Evidence for my belief about food preparation is in the second sentence in the above quote: Eight types of food account for over 90% of allergic reactions in affected individuals: milk, eggs, peanuts, tree nuts, fish, shellfish, soy, and wheat.  Milk is pasteurized and homogenized.  Further, it is potentially skimmed (the least of the evils) or processed into reduced fat (1% or 2% milk fat) varieties.  All of these processes, with the possible exception of skimming, turns the milk into something other than it once was.  Of course, this doesn't even address the fact that many of our cows today are fed diets that they were never intended to eat.  Cows are not supposed to eat corn and soy.  They are supposed to be allowed to graze on the grasses that grow in the pastures.  Feeding them anything else is just not natural.  The same goes for chickens - and the eggs that are listed second in the above statement.  Chickens are NOT vegetarians.  Have you ever heard the phrase about the early bird?  They also eat insects when they are allowed to graze normally in an open field.  When they are force-fed in a coop designed for the sole purpose of making egg production and collection fast and easy, they are somewhat less than healthy and it results in eggs that are no longer what they should be.  Peanuts and tree nuts are simply not prepared properly at all.  Nuts have phytic acid as an inhibitor to sprouting.  This is a good thing as without it, we would have seeds sprouting and rotting before we could consume them.  However, it is not something that we truly want to be eating.  Simply soaking nuts prior to roasting or otherwise preparing them removes the phytic acid.  The source of our fish is largely from farms.  While this seems like a good idea, it essentially presents the same problems as does raising cattle and chickens in feed-lots.  It exposes the fish to things that do not occur in nature in the same concentrations as they do on the farm.  Soy is another victim of improper preparation.  Soy, as a whole food, properly prepared would likely present a lot fewer problems than it does.  The problem is that soy is subjected to modification, separation, isolation, and other unnatural processes.  In addition, soybean oil is often occurring in processed foods in its partially hydrogenated form.  I have to ask if it is soy as a whole food or soy in one of its many adulterated forms that is the cause of allergies.  Finally, we have wheat.  Wheat is another victim of processing.  It is no secret that there is a difference between wheat and whole wheat.  Flour made from properly prepared (soaked and/or sprouted) wheat berries would likely be a lot better tolerated.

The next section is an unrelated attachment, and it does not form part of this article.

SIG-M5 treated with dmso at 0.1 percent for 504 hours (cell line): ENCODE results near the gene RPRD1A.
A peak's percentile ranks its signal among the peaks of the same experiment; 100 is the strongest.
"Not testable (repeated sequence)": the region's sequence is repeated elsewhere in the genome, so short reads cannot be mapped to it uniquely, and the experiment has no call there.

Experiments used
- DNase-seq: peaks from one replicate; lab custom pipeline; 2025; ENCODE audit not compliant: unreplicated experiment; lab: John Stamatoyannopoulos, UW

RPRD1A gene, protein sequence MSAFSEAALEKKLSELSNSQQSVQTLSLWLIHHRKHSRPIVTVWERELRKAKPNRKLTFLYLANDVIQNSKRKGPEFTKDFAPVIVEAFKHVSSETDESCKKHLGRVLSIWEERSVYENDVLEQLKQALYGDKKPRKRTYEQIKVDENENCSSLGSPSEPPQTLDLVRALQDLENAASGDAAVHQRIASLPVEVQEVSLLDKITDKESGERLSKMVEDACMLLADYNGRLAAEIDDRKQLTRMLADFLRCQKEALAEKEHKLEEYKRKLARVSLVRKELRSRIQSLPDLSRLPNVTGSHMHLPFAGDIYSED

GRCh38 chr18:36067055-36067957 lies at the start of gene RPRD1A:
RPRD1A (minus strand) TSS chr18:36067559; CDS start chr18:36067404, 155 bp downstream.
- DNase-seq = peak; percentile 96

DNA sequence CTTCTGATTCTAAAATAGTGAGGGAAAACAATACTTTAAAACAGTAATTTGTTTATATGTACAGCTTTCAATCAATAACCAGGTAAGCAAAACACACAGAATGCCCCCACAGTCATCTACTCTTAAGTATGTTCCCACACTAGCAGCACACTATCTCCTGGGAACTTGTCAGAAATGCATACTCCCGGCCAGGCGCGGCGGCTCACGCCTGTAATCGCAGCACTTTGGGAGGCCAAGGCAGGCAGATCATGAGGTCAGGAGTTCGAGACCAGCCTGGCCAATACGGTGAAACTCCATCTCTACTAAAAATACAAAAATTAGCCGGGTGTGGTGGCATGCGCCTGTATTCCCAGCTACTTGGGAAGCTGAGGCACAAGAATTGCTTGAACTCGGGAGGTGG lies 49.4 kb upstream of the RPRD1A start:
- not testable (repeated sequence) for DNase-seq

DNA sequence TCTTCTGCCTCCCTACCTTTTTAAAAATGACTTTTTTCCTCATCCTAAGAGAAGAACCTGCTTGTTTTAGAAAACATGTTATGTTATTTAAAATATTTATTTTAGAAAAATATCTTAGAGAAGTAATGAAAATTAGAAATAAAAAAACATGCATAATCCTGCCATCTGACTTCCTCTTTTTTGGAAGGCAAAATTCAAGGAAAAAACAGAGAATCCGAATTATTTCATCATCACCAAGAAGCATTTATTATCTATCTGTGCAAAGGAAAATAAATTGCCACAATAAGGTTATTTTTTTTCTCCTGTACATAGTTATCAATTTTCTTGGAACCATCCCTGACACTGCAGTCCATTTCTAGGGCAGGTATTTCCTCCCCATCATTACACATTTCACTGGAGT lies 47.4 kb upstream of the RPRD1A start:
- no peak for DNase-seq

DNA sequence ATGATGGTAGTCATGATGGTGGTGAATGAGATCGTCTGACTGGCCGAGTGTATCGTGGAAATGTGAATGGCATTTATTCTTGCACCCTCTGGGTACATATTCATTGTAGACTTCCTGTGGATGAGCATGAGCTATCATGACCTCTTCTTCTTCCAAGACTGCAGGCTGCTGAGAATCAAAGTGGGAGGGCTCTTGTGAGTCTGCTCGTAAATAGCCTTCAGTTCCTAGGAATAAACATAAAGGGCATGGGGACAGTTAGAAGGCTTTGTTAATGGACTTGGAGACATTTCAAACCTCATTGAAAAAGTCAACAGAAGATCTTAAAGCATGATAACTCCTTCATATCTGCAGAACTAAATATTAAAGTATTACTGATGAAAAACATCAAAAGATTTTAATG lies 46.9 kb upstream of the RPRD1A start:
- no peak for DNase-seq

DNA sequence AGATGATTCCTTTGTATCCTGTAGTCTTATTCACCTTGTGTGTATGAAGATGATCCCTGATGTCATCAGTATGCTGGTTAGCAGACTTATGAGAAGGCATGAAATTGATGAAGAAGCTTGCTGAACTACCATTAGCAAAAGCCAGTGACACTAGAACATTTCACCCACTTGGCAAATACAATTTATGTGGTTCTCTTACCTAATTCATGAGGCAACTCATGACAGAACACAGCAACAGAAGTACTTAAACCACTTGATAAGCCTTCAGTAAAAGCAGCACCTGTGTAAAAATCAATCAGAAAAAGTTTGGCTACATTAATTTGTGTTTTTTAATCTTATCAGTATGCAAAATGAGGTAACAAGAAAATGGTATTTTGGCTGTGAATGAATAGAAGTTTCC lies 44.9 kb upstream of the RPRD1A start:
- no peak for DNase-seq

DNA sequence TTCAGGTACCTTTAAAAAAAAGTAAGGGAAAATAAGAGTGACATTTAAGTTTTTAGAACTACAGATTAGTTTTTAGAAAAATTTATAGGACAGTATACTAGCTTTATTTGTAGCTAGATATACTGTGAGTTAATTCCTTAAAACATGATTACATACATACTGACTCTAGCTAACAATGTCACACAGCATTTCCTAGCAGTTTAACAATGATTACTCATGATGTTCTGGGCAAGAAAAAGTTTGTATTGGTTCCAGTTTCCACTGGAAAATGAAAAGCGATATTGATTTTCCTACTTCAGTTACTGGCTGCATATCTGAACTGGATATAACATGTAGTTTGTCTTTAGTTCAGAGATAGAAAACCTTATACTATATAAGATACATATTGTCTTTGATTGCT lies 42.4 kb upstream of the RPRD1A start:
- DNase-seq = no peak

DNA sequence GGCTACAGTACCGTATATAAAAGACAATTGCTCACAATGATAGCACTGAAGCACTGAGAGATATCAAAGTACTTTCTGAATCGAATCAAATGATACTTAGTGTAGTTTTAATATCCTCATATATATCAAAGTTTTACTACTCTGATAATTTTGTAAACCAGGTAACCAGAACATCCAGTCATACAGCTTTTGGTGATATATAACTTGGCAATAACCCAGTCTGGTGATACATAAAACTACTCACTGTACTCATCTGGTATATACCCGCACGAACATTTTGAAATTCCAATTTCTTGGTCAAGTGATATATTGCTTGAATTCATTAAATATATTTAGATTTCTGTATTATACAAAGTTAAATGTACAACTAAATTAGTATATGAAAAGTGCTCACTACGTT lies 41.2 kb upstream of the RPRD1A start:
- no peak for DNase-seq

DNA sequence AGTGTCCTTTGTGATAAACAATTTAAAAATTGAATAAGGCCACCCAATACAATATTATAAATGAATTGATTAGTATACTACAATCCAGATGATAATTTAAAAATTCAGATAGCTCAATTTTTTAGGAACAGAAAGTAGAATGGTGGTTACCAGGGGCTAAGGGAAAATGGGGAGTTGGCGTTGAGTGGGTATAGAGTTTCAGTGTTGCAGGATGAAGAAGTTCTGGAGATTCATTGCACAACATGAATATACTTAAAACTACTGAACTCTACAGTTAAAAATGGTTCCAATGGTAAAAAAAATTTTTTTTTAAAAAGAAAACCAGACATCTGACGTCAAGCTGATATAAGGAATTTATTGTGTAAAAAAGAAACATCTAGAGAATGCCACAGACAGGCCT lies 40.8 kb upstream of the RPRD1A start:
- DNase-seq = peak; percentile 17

Sorry, I got a bit carried away...  This post was not intended to be about food allergies and their causes so I will change gears back to what it was intended to be about - making bread.  One last point on the above rant - I am not a doctor so please, if you have been diagnosed with food allergies, do NOT make any potentially lethal changes to your diet based on my above-stated beliefs.  If you would like to test my theory, please only do so with the proper supervision of your doctor.

Today, I started the process of my own trial and error bread making.  I plan to use Donna's recipe as a basis for my own, but I will be making some variations on the theme.  My first step is to soak and sprout some buckwheat groats and red wheat berries.  For this first trial, I am using 1/2 cup (dry) of both.  I intend to add quinoa to the mix along with one other grain that I am undecided on at this point.  I need to get some quinoa, so when I go shopping for that, I will also shop for a suitable addition.  I don't intend on adding any prepared flour for this first trial.  I will be using my food processor to 'grind' the sprouted grains.  We'll see how things turn out and I will keep you posted.

Sunday, August 8, 2010

Are You Going to 'the 4-H' Fair...

With a nod to Simon and Garfunkel's Scarborough Fair, I write this entry.  Today was the last day of 2010's Middlesex-New Haven 4-H Fair.  For my family (and those of many other 4-H'ers), this means a return to normalcy.  4-H is a great organization that focuses on the child.  Often mistaken for being strictly about raising and caring for farm animals, 4-H clubs will actually help children learn a variety of skills.  Some clubs focus on things like archery, robotics, cooking/baking, arts and crafts, photography, and - of course - various animals including rabbits, goats, sheep, and cattle.